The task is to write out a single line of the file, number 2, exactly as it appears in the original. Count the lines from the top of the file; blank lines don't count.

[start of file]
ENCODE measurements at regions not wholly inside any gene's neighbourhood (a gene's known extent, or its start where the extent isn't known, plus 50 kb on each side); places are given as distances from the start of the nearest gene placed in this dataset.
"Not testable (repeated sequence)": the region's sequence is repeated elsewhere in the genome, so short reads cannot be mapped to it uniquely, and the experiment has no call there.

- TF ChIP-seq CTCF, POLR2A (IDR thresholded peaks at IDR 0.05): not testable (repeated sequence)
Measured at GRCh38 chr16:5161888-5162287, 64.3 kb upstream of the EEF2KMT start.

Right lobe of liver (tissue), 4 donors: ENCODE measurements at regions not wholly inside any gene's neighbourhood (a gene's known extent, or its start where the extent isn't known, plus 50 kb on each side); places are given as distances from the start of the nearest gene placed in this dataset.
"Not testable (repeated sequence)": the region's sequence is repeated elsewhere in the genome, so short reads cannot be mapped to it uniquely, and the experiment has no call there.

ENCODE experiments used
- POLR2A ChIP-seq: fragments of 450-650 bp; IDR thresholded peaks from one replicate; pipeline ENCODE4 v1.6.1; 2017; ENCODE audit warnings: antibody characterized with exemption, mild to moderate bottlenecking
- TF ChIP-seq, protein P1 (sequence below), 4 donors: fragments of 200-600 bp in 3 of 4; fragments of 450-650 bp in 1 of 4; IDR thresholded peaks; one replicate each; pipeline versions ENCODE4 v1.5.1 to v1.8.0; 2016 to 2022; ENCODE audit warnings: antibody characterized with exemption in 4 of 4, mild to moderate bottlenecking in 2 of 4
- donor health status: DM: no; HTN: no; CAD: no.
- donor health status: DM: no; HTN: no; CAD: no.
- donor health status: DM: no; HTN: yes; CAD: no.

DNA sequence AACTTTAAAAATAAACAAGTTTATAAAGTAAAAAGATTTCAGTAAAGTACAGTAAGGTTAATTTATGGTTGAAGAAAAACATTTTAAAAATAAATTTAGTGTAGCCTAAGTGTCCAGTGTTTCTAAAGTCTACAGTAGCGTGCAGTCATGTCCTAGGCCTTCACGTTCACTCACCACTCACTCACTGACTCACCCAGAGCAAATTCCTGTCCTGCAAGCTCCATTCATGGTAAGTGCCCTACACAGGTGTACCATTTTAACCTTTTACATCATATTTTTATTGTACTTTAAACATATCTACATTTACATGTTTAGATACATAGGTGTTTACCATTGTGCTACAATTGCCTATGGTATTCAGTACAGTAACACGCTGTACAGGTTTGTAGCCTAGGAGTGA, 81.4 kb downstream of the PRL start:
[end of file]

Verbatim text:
"Not testable (repeated sequence)": the region's sequence is repeated elsewhere in the genome, so short reads cannot be mapped to it uniquely, and the experiment has no call there.